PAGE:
I've Crossed Giving a TED Talk Off My Life List


I wrote a life list last October. It was the kind of life list where I threw on everything from the small (#58's "hold a live chicken") to the fantastical (#100's "invent a self-cleaning house"), and I wasn't going to stress myself out if I never got to complete #29's "witness the ins and outs of a crematorium". I decided that any item crossed off the list would be a victory had and not sweat the rest.

The thing is, though, words are powerful. Capital-P Powerful. POWERFUL. When you say things you truly desire out loud, they often find a way of being born.

See, when I say stuff like that, I kind of want to roll my eyes and kick myself in the groin, because I sound like I should be weighing my sensitivity to one crystal over another in a hippy witch shop listening to gregorian chanting and inquiring about the quality of their nag champa back in girl-powered 1993, but, the thing is, it's true. Words, when written or said out loud, make things happen.

#80 on my life list, "deliver a TED talk", was supposed to be one of the fantastical ones. I live in Regina, Saskatchewan. I wasn't even in a location where those things happen. And I'm me. I don't deliver TED talks.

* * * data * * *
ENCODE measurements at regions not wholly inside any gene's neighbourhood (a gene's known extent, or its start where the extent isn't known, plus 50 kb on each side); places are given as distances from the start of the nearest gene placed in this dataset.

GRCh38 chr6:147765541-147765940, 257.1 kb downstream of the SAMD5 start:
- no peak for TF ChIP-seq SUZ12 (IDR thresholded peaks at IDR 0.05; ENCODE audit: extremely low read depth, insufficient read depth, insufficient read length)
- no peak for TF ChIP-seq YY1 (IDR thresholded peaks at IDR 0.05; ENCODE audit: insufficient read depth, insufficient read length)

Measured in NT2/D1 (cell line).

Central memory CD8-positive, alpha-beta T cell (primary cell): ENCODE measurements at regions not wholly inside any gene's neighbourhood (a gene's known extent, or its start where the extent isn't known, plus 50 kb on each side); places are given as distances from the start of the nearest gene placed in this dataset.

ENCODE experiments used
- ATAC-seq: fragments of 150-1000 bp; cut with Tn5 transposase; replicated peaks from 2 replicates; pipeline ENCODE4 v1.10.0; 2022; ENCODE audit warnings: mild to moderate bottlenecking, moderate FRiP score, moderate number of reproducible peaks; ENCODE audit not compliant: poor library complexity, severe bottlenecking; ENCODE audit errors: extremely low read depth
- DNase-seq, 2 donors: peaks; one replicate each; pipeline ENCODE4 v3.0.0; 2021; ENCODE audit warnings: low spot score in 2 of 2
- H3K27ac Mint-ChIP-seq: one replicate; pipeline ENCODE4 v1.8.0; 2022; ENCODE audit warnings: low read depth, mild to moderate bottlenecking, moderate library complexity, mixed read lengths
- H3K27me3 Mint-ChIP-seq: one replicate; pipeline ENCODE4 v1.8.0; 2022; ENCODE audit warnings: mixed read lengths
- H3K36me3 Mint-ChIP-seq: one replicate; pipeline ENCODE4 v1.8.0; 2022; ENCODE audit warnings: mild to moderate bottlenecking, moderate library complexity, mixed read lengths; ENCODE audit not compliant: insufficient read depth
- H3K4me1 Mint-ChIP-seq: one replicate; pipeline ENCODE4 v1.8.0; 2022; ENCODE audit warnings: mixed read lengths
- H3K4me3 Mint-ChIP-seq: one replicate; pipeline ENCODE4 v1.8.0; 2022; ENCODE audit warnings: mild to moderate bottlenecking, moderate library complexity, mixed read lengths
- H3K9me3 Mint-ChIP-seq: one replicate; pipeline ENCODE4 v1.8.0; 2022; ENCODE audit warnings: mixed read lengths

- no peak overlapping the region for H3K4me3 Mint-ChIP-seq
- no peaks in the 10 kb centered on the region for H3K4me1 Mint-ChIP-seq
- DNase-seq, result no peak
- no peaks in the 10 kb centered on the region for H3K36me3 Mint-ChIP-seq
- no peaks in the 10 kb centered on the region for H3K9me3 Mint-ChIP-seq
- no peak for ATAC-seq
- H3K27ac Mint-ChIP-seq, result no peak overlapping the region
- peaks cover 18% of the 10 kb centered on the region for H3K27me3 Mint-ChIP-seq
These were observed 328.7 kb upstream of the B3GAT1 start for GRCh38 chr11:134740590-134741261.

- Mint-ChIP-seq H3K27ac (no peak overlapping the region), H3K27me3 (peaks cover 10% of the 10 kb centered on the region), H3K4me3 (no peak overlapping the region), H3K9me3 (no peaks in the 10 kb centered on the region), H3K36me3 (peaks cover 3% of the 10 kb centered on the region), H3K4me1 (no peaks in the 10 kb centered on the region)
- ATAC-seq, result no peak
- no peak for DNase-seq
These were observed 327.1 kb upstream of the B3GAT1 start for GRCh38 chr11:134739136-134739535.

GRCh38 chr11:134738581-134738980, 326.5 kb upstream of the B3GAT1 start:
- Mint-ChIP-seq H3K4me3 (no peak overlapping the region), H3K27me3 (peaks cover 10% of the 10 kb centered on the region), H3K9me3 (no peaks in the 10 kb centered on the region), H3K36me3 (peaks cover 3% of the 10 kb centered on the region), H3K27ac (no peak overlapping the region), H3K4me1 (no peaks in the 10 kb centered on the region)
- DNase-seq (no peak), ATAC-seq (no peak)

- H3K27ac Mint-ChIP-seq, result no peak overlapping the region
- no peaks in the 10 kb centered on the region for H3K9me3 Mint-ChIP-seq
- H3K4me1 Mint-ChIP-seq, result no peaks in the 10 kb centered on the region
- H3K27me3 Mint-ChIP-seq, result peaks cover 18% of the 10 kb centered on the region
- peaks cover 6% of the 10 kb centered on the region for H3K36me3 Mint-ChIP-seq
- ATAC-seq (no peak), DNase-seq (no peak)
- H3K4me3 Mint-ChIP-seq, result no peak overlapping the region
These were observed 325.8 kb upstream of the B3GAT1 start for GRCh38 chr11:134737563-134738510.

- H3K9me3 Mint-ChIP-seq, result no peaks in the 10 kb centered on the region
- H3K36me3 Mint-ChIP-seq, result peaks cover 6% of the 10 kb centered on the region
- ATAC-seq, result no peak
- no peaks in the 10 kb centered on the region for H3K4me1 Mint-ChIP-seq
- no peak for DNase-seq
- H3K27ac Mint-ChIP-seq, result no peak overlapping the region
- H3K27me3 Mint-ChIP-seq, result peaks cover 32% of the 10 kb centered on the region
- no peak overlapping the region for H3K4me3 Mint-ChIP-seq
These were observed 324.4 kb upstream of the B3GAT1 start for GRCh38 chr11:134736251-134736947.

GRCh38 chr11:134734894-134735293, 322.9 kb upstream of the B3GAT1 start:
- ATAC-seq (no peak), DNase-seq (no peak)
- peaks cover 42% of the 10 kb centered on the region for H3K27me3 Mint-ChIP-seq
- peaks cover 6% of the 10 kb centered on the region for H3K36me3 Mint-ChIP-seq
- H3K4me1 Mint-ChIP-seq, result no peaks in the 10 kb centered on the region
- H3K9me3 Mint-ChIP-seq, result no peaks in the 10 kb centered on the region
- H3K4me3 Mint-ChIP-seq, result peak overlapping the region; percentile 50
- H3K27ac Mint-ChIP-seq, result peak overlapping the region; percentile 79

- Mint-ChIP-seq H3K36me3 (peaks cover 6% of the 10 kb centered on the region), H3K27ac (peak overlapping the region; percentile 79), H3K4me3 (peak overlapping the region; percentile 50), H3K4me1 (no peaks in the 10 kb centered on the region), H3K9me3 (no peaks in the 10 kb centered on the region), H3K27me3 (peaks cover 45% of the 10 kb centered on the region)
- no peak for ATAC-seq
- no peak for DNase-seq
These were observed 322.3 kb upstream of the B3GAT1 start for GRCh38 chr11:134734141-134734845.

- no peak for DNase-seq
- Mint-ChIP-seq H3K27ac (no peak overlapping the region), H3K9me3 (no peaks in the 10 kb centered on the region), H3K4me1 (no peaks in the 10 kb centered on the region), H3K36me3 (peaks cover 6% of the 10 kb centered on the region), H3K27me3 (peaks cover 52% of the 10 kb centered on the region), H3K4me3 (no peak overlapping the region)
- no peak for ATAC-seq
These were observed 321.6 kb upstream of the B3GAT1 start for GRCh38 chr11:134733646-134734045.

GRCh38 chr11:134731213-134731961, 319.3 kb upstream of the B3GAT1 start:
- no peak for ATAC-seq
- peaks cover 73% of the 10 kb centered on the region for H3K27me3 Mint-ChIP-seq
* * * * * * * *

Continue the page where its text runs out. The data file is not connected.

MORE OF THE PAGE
Well, #80 happened. It actually happened. I got the call and started preparing in late April, and on Wednesday I stood on that red square of carpet pictured above and talked about self-doubt and the power of personal narrative.

This is me five minutes before I left the house on Wednesday morning to go to TEDxRegina as a speaker:

dressed for TEDxRegina

My body was a live electrical hum all day, and I went out of body during my talk and listened like an extra audience member where I heard myself throw out half my talk and ad lib like a mad person, so I can't really tell you how the day went yet, but I think it went well.

It's hard to tell. This was the first time I have stood in front of a group of people alone to deliver a talk since at least 1989. People who were in kindergarten then are billionaires now. That talk I gave 23 years ago was about Shakespeare's MacBeth, I think, and I delivered the speech through the mouthpieces of two plastic spoons I dressed up in miniature capes while I hid behind my English teacher's desk.

This time, I left the spoons at home, though, and it felt incredible.

I Love You So Much That I Might Die Alone

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